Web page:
Stepping out into the garden, Tom eyes the maid (Molly's her name, a new hire and all of fifteen years old) warily as she places a tray of finger sandwiches upon the table beside the china. Steam, visible even in the stifling heat of the summer, rises from the sprout of the teapot. Father sits up to the iron-wrought table, hands clasped loosely in his lap and a look upon his face that indicates he is waiting for the young woman to respond to whatever it is he has just said. Tom doesn't look to her, instead holding out an arm for his mother to grasp for proprieties sake. Another young woman to be paraded before him akin to a carrot before a horse. Just trying to entice him forward, an encouragement to make progress.

He's not the least bit interested.

Alas, there is only so much garden between the back door and the table at which Father sits and all too soon, they are both present too.

"Mary, Tom," Father greets them, gesturing for them to both take a seat and Tom does so only after his mother, swallowing against the lump in his throat. "This is Miss Sophia Lovegood. A doctor who has recently moved to Great Hangleton."

"Just for a year," the woman pips in, forcibly drawing Tom's gaze for the first time. The first thing that registers is just how young she is to have attained the title of doctor; she can't be more than twenty and her attire indicates she too comes from wealth. No doubt the reason his mother had fetched him from the library earlier than they had previously planned. Hair a few shades too light to be described as honey and eyes a soft cornflower blue; she's pretty in a soft sort of way.

Already the ugly spectre of Merope stands at her back, those deplorable eyes incapable of looking in one direction and face as heavy as ever. Memories are supposed to fade with time, she should not be capable of haunting him so.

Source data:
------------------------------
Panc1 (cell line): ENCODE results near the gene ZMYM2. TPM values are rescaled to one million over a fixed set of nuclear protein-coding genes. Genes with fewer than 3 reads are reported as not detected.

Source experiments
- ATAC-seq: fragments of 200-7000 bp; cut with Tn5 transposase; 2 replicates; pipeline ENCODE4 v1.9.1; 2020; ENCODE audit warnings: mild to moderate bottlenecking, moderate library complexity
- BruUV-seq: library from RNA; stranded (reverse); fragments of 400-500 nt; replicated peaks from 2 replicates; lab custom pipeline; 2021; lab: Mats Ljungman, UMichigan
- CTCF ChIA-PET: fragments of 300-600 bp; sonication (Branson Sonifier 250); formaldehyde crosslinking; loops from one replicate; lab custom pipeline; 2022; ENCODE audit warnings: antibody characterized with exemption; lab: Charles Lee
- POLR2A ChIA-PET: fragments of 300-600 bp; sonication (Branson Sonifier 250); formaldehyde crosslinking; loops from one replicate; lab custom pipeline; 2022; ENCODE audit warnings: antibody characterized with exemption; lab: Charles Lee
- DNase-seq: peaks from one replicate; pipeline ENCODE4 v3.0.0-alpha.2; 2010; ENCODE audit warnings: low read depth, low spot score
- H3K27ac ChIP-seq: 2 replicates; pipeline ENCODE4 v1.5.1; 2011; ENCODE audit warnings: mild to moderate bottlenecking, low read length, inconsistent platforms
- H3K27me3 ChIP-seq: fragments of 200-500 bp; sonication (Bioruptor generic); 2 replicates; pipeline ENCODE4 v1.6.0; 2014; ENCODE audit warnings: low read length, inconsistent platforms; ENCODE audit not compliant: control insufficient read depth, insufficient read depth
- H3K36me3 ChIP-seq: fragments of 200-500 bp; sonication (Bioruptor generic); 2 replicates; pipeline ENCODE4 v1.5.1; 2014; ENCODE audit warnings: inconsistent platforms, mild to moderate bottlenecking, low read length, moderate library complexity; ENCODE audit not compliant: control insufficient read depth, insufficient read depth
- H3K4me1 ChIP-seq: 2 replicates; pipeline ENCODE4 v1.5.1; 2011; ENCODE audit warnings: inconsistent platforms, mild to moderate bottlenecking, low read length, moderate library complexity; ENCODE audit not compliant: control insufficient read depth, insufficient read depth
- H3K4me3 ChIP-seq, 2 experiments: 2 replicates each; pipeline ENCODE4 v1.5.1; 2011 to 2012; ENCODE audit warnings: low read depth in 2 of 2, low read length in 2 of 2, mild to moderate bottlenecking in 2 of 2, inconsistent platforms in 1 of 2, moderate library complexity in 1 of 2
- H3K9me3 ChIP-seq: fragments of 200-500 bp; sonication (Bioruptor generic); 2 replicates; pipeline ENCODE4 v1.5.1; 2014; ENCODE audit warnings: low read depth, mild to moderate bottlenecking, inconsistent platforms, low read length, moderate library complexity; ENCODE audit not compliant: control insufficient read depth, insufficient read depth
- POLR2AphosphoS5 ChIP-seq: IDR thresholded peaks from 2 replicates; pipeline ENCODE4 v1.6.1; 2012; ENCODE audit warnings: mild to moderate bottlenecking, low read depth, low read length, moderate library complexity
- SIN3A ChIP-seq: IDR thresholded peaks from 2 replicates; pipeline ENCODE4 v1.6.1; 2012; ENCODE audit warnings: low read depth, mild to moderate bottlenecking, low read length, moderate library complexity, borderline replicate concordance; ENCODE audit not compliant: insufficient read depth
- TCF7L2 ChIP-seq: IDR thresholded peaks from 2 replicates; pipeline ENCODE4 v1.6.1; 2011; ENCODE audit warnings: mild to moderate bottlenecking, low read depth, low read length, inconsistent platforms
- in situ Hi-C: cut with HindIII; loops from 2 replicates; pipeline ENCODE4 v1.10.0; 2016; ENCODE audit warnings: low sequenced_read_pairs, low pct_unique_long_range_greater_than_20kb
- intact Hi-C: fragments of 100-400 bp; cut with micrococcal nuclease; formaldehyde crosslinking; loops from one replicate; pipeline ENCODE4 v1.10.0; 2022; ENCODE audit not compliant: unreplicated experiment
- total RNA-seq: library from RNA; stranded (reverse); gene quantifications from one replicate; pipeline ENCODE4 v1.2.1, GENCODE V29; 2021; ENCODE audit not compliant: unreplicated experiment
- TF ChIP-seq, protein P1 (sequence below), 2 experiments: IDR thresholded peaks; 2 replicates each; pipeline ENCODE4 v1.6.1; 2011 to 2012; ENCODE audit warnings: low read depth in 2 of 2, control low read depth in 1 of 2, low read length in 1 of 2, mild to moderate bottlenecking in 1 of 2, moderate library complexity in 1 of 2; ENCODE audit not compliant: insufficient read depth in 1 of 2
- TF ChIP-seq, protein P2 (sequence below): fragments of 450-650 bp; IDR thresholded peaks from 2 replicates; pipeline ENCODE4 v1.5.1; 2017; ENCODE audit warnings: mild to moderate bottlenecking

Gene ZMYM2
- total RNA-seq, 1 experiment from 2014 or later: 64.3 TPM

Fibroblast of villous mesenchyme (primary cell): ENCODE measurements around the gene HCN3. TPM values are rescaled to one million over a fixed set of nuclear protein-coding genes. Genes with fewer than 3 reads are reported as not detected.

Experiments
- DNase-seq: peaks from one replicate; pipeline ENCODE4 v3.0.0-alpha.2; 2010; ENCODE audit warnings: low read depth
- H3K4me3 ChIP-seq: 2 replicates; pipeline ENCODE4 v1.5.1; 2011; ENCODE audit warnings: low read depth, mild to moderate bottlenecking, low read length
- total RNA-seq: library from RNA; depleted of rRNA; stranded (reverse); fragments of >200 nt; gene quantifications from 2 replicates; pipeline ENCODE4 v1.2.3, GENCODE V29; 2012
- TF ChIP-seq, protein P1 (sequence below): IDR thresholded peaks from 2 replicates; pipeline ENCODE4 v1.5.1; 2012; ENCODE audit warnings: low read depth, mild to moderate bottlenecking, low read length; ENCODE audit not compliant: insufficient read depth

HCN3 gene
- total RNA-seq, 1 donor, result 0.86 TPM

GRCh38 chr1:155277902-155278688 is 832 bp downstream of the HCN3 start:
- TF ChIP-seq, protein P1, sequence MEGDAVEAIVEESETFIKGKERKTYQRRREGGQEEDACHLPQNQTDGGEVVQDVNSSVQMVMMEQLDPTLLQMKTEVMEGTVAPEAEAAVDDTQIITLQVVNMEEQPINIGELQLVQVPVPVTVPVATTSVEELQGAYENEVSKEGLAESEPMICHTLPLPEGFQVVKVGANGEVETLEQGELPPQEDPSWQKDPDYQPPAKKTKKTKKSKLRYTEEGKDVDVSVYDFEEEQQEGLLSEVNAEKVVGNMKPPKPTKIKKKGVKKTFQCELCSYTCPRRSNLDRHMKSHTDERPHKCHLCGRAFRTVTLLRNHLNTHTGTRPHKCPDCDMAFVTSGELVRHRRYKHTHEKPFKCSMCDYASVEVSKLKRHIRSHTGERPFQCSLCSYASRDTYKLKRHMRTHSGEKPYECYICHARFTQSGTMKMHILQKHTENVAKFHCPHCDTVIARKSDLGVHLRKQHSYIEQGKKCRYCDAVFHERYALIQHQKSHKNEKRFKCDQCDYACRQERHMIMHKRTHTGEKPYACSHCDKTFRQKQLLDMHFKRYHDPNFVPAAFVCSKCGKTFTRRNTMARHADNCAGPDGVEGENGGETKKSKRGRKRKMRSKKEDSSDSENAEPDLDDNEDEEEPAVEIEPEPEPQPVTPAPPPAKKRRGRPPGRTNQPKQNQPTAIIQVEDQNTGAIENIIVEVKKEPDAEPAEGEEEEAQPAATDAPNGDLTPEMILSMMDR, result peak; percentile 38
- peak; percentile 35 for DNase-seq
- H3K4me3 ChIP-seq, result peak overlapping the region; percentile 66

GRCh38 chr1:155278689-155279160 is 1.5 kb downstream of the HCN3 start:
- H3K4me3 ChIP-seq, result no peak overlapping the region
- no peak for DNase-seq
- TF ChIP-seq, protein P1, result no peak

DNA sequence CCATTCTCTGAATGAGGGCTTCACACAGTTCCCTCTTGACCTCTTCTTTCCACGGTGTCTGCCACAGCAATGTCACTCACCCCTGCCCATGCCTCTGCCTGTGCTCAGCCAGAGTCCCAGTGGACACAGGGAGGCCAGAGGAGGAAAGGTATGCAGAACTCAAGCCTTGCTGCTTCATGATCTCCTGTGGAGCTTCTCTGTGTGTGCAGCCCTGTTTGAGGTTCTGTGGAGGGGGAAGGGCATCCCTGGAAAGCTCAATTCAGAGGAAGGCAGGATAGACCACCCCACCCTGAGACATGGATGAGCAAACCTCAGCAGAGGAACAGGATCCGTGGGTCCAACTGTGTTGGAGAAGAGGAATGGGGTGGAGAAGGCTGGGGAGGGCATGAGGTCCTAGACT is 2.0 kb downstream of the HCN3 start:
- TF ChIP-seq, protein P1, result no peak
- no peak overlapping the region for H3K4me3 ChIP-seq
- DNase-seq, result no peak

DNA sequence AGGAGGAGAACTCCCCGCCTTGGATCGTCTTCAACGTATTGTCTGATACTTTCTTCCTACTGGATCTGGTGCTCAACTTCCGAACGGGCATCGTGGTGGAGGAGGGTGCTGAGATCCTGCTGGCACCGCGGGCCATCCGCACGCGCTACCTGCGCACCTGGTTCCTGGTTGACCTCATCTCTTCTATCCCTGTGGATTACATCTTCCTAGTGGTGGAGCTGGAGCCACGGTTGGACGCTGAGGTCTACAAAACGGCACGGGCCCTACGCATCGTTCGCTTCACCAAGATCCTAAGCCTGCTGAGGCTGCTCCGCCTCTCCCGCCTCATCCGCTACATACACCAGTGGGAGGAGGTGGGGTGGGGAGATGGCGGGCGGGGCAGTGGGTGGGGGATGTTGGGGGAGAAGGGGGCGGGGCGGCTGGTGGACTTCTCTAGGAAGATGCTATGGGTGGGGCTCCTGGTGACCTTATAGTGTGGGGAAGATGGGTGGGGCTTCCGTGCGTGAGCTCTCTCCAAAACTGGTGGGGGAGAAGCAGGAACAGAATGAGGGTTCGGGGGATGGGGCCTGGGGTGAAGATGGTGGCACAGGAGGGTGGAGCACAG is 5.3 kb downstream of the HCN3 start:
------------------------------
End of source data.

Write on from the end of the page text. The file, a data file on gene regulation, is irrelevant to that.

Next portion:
"In answer to your question, Mr Riddle, my mentor recommended a year's residency at Great Hangleton as I wish to gain an understanding in the healing of the mind too and I was informed that—" In the pause of her sentence, Sophia Lovegood sips at the cup of tea Molly has silently poured for her, swallowing quietly. "—there is a character in Little Hangleton that law enforcement would like to keep an eye on in regards to his mental health."

The Gaunt. The wretch's brother who is no doubt as unnatural, as magical as Merope had been. Tom feels sick with the thought. He had known, of course, that the bastard had come back from his prison sentence this month. Three years is too short a time for the bust-up he'd subjected Tom to all those years ago; he'd even caught hives from being near the man. Only now, with the hindsight of knowing what the tramps are, does he wonder if perhaps the Gaunts did something else to him in that time. Made him think something else, just as the wretch had made him believe himself in love with her. But if this Sophia Lovegood has been directed here by law enforcement in reference to that bastard—

"The Gaunt tramp?" Mother states with a surprised sniff, mouth turning harsh with a flash of a frown. She has more than a few choice words for the last of the family to live in that hovel. "That man is dangerous— what he did to my Tom…"

—she's like them.

He can feel his heartbeat picking up, hammering in his chest faster than the stallion's hooves hit the hardpacked dirt of the trail. He'd avoided looking at the woman but now, he cannot tear his eyes away, looking for danger, for a sign of the enchantress that is hiding behind those soft blue eyes. It'd been easy to see it in Merope when the haze had lifted; how could he have possibly thought to marry such a hideous woman if not for enchantments? The being before him is a very different brand of dangerous; pretty enough to hide the devilry that lingers beneath her skin but he knows it's there, it's as if he can sense it.

"I've been well informed about Mr Gaunt's past, Mrs Riddle, though I thank you for your worry. Any interaction I am to have with him will only occur in an environment that ensures I will be safe."

"With a police officer present, I should hope," Father says, utterly oblivious to the fact that, for these people (if they can even be called as such), physical stature means nothing. With the magic this woman has, there is every chance she could create a perfectly safe environment for herself against the tramp's son. Who knows what rules they play by? They certainly seem to have no issue in stripping a man's will and thought from him. Tom clutches his teacup harder, ignoring the way a few droplets slosh over the shaking sides to land on his knuckles. The pain grounds him, keeps him present as his mother engages the witch among them in polite conversation about the surrounding area and the peasants that live nearby.